Monday, January 27, 2014

UPDATE: Art museums in Denver and Seattle bet on Super Bowl

Posted By on Mon, Jan 27, 2014 at 2:13 PM

SAM has been asked by the Nuxalk Nation to withdraw it's "Forehead Mask" in the bet, which the museum has honored. Instead, it will wager "Sound of Waves" by Tsuji Kako from it's Asian Art collection. The 1901 six-panel screen stretches 12 feet in length and is 5 feet tall.

click to enlarge SEATTLE ART MUSEUM
  • Seattle Art Museum

——- ORIGINAL POST: MONDAY, 2:13 P.M. ——-

The arts institutions in Denver and Seattle are making Sunday's Super Bowl a little more interesting for themselves. The stakes are two pieces of artwork for a temporary loan.

Here's the bet: Should the Denver Broncos win, the DAM will get to display SAM's "Forehead Mask — Nuxalk First Nation." If the Seattle Seahawks win (ugh, gross), SAM will get to display the DAM's "Bronco Buster" bronze by Frederic Remington. And the losing city will have to pony up the costs for shipping and expenses related to a three-month loan.

From the DAM's press release:

“I’m confident that we will be enjoying Remington’s The Broncho Buster at SAM. We are already making plans to host it here in Seattle so that the 12th Man can see it,” said [SAM's director and CEO Kimerly Rorschach].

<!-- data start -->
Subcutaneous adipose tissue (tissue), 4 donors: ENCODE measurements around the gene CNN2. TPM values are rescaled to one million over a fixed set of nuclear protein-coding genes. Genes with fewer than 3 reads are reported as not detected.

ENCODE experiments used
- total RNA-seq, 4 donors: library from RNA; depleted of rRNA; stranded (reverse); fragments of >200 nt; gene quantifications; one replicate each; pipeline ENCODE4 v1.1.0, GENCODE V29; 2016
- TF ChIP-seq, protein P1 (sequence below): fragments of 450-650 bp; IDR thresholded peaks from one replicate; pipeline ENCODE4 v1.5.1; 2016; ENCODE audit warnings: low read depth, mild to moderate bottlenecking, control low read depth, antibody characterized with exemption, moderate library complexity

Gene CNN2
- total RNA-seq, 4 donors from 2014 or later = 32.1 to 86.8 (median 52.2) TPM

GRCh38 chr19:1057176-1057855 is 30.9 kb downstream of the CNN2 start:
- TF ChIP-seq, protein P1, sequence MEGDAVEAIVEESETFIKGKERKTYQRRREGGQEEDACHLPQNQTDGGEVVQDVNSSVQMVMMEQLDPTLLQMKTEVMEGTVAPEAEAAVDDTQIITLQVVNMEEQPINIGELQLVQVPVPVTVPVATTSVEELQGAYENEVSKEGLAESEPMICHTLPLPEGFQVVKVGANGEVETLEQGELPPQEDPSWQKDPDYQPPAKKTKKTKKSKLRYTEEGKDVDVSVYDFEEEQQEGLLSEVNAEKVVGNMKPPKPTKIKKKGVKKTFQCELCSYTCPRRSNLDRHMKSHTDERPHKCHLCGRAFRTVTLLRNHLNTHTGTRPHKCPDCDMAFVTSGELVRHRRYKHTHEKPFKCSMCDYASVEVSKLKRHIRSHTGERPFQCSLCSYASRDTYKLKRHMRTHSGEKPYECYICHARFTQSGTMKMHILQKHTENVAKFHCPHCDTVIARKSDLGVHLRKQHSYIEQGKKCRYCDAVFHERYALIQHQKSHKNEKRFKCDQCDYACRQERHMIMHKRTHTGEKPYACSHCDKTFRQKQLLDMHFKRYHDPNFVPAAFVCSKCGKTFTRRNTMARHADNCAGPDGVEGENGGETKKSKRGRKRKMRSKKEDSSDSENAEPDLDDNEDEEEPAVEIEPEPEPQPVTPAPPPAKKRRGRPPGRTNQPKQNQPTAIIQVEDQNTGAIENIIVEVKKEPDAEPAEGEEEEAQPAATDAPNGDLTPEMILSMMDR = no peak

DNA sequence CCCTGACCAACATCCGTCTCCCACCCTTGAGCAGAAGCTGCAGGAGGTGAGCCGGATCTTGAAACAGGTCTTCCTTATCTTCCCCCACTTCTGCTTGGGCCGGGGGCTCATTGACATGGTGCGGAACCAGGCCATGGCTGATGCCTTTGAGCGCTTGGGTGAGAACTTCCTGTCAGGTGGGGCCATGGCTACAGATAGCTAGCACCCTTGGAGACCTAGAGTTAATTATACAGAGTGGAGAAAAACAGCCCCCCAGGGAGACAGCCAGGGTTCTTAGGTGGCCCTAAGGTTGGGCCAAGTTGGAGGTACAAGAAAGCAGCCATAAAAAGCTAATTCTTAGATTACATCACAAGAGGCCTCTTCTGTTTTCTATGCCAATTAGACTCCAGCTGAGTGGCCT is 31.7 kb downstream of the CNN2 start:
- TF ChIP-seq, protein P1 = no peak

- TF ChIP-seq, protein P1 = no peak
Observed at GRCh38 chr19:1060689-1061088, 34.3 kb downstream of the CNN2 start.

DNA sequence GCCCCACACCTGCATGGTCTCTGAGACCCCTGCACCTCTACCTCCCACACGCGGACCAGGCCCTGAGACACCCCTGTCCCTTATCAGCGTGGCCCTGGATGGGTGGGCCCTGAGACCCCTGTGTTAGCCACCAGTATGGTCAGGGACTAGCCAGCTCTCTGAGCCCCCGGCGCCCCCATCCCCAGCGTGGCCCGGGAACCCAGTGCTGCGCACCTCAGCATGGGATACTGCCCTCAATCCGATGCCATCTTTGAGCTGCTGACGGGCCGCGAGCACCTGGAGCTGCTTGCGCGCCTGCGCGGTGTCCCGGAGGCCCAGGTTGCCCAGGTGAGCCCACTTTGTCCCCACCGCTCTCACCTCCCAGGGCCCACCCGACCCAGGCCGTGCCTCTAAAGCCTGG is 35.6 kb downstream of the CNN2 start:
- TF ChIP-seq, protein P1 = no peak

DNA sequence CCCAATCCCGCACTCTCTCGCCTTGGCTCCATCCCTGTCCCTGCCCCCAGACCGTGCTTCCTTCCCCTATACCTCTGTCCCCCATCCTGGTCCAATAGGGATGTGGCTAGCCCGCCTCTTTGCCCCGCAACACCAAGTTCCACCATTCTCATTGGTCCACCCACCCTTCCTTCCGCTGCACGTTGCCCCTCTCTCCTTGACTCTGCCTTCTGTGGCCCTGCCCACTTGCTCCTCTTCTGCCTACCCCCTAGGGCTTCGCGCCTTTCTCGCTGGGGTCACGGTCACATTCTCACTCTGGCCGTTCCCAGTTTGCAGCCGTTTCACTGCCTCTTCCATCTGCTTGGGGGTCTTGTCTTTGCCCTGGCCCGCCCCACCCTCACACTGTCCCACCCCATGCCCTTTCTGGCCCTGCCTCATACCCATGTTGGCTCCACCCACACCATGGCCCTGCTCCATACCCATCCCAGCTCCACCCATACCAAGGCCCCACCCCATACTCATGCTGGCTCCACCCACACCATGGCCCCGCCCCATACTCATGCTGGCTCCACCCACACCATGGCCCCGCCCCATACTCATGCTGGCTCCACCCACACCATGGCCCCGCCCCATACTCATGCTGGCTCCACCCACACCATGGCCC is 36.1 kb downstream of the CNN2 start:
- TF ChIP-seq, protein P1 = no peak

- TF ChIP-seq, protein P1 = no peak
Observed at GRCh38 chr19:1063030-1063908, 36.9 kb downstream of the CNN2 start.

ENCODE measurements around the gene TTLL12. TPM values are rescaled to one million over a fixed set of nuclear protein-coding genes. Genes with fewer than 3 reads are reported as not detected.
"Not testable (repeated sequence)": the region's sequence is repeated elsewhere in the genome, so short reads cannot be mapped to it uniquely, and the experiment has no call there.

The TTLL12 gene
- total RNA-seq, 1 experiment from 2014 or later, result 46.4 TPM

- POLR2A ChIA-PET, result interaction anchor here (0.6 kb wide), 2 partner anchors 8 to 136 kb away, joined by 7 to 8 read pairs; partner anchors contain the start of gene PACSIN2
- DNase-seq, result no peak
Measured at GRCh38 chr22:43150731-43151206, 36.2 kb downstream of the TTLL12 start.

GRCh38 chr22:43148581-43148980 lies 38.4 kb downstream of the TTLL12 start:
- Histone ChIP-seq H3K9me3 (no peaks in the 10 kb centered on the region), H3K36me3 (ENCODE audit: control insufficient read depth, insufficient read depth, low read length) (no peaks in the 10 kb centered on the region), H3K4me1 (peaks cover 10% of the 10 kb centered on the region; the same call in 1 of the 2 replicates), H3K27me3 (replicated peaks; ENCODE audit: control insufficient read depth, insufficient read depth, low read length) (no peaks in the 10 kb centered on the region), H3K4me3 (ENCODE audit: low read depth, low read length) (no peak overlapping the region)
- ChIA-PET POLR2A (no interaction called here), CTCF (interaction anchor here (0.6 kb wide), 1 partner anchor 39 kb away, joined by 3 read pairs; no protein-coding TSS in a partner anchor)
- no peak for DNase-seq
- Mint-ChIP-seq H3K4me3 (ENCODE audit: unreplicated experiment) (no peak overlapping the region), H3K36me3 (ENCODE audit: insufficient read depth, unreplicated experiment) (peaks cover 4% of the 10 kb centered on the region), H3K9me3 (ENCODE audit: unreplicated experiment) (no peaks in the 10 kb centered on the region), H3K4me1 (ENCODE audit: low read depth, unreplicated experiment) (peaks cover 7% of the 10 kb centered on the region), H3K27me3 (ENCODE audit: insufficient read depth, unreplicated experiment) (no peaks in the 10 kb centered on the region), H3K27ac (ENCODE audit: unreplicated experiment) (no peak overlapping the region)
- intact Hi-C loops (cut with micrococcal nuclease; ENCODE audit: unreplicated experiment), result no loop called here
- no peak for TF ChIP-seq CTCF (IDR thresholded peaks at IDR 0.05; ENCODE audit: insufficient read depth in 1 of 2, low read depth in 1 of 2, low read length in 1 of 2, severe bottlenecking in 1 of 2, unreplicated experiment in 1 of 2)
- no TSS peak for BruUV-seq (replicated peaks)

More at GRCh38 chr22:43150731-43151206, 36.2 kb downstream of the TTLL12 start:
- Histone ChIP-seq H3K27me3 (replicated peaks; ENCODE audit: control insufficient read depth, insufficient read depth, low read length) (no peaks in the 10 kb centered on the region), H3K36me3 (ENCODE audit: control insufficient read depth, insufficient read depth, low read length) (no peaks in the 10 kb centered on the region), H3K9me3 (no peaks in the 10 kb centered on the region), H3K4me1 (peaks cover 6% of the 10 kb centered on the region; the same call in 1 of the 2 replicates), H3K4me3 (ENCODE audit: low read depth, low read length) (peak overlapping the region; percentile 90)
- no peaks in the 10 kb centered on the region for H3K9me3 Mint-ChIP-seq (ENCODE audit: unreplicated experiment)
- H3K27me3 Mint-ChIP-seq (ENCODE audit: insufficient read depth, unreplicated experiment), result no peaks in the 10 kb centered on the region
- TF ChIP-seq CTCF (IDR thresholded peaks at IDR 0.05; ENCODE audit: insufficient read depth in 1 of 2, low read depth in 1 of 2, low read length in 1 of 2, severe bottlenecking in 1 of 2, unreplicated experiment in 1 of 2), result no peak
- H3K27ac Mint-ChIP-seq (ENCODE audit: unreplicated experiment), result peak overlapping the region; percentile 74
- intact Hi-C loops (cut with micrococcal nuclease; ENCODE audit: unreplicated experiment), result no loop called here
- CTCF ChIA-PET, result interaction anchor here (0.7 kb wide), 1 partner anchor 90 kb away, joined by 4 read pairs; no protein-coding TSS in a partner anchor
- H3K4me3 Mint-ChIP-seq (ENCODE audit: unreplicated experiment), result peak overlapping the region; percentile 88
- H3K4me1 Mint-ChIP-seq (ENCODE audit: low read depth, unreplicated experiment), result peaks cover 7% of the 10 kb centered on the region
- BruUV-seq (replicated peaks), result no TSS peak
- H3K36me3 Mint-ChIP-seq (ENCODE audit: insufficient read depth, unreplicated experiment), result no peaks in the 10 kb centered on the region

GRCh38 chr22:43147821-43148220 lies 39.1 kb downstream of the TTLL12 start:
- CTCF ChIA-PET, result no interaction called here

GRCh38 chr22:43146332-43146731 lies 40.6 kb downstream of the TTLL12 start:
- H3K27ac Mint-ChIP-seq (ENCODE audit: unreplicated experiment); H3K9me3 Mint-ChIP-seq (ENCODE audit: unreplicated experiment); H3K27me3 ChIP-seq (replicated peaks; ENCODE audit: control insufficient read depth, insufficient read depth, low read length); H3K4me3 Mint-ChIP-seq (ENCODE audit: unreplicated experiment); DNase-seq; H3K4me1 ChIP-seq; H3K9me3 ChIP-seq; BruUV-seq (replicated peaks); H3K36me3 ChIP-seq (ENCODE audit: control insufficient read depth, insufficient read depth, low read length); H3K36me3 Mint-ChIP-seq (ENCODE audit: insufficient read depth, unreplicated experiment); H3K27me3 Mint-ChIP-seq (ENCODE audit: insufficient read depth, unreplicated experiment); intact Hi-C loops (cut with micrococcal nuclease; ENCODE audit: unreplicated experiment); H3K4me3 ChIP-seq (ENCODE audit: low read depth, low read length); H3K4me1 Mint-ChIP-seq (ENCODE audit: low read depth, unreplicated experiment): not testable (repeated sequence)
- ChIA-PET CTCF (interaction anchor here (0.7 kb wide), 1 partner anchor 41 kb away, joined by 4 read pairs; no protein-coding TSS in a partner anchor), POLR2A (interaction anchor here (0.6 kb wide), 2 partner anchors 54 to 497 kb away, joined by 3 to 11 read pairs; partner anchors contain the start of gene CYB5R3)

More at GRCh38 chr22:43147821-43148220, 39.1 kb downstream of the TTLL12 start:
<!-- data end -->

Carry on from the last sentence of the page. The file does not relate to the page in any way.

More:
“We know the Broncos won’t be busted on Super Bowl Sunday,” [DAM director Christoph Heinrich] said. “I am looking forward to giving the losing team’s mascot a special place of honor in Bronco Nation.”

Dates for the display of the winning piece have not yet been finalized.
click to enlarge SEATTLE ART MUSEUM
  • Seattle Art Museum
This Nuxalk mask shows the elegant elongation of the bird beak, a sensitive and human-like rendering of the eye/socket/brow area, with painted embellishments on the surface in black, red and blue. The open mouth suggests the ferocity of this bird of prey, possible a supernatural “man-eater.” Shredded red cedar bark symbolizes the mythical arena in which the dance-dramas would be enacted.
click to enlarge DENVER ART MUSEUM
  • Denver Art Museum
In 1895, Frederic Remington first endeavored to sculpt and the resulting work is one of the most enduring visual images of the American West. The bronze horse symbolizes the spirit and tenacity of the Wild West. Popular from the time of its creation, The Broncho [sic] Buster stands today as an icon of the region and is thought of as the first action bronze of a western hero.
Read the rest of the press release here:

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